How can we be good ancestors?
Some provocations for embedding climate activism into your practice
By Adam Cooper | Director, Threads in the Ground. Associate, people make it work.
What emotion do you feel when you read “climate crisis”?
If you’re a UK resident there’s a roughly 75% chance you feel (very) worried, accompanied with feelings of grief, anger, guilt, and shame.
Perhaps you worry about your carbon footprint? And that of your clients’? Are you switching off your lights, buying a Tesla, using a Bag for Life?
Please just notice whatever you’re feeling and put it to the side for the moment.
I think it’s important we remember that the phrase “Carbon Footprint” was coined by British Petroleum – part of a brilliantly successful PR campaign designed to shift responsibility on to the individual. It has deeply embedded the idea in our collective psyche that this is all our fault.
That feeling you set aside earlier, it has been done to you. If you feel hopeless, powerless, guilty. If climate action feels intimidating, overwhelming, onerous, that is by design.
The scale of our guilt and sadness are not measures of how well we live the responsibility and privilege of being ancestors to all who will follow. So, can we make some changes please?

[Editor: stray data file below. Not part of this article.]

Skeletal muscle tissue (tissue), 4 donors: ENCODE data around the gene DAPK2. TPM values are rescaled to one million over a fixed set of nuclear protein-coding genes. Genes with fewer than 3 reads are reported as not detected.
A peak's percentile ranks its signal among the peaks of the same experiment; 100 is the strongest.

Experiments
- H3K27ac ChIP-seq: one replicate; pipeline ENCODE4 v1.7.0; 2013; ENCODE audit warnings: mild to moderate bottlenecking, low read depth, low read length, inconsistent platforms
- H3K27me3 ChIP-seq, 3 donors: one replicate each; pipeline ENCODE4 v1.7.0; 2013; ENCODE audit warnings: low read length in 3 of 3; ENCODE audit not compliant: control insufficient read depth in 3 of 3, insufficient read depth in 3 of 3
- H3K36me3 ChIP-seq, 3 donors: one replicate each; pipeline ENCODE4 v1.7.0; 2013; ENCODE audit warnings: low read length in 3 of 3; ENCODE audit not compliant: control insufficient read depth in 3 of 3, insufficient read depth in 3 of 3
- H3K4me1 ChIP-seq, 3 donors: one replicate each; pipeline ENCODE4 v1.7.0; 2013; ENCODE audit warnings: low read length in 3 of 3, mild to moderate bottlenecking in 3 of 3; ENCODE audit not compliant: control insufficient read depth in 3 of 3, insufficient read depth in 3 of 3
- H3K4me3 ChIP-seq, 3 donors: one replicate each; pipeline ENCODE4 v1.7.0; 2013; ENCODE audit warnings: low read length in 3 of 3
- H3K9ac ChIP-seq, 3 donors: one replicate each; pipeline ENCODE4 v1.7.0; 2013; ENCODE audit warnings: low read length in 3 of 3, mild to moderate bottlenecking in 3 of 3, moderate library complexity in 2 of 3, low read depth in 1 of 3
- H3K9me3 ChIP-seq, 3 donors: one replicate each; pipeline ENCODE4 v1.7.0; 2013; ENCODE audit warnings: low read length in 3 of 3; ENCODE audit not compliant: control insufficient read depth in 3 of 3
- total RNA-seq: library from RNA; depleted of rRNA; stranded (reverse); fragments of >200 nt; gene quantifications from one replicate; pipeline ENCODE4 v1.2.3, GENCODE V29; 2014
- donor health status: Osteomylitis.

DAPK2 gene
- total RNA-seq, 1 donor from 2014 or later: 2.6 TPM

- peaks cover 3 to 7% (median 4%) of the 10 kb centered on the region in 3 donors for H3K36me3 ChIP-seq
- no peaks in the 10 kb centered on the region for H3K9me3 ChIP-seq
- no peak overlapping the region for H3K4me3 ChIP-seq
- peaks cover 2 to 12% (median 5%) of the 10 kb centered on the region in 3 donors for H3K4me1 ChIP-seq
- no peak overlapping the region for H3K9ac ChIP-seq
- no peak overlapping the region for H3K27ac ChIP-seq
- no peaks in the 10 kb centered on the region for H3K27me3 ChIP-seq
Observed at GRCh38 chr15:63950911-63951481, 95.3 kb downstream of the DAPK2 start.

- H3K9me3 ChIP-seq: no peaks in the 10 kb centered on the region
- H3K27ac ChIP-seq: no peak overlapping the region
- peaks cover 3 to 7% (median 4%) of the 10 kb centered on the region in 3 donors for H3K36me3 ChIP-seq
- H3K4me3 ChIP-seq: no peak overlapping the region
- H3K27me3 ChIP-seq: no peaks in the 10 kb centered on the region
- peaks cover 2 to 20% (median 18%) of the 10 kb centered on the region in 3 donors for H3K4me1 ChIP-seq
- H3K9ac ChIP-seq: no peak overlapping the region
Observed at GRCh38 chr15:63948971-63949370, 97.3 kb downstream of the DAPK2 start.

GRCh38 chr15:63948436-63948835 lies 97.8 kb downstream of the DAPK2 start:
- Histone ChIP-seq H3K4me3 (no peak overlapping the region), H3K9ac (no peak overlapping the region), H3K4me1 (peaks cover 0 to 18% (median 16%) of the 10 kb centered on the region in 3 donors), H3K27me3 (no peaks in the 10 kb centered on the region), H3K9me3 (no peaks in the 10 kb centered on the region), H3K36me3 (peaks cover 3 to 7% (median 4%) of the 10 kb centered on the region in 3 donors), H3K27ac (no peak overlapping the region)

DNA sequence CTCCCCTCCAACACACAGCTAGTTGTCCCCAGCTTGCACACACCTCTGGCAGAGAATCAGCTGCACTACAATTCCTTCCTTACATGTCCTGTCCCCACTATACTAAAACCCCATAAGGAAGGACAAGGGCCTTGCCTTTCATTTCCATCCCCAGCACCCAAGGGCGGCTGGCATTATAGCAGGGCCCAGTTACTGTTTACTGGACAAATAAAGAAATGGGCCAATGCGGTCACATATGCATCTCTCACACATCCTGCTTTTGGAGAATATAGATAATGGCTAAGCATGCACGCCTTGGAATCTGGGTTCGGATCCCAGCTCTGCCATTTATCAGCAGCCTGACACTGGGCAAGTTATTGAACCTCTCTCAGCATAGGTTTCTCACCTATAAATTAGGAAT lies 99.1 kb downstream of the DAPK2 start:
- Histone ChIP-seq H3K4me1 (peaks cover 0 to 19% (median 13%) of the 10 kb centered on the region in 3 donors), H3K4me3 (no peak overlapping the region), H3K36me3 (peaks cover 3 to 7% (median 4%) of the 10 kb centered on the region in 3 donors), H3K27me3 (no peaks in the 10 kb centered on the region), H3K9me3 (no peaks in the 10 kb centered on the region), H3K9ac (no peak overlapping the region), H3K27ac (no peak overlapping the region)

Which brings me to art and culture.
The Paris climate agreement takes us to 2030, by which time we need to have cut greenhouse gas emissions by 45%. There is scientific consensus that for us to achieve that goal requires a total renaissance of all global systems, policies, technology, and society.
You and I are about to live through perhaps the most dramatic period of change in human history – it touches EVERYTHING. It doesn’t matter what your cultural practice is, where or how you work – the climate crisis offers us an incredible lens for prompting our best, most expansive, most energetic and optimistic work. Social justice is climate justice, and there is no more fertile creative ground than these ideas and changes reshaping our world.
So, I want to offer you 3 provocations which I hope will open new avenues for your practice. I hope that by reflecting on these, we can help softly embed climate activism in our every-day work, and that of our clients and communities.
Here are my thoughts for you…
- We happen to be alive during the 7-year window that will shape the lives of all future generations. What does that mean for our ideas of privilege, heritage, and justice?
- The scale of change needed globally requires a fully human, democratic response. What do our organisations and institutions need to look and be like, to facilitate such change?
- Surely, soon, almost all people will be experiencing their own individual climate anxiety? What does that mean for our work in understanding and serving our communities?
We are unknowably powerful and privileged to be alive in this moment. My personal way of honouring that privilege is to embrace climate hope, to immerse myself in the possibilities of climate justice and the creative excitement that brings me. The result of my immersion has been Threads in the Ground, the new climate hope organisation. I will wait in anticipation of what yours will be.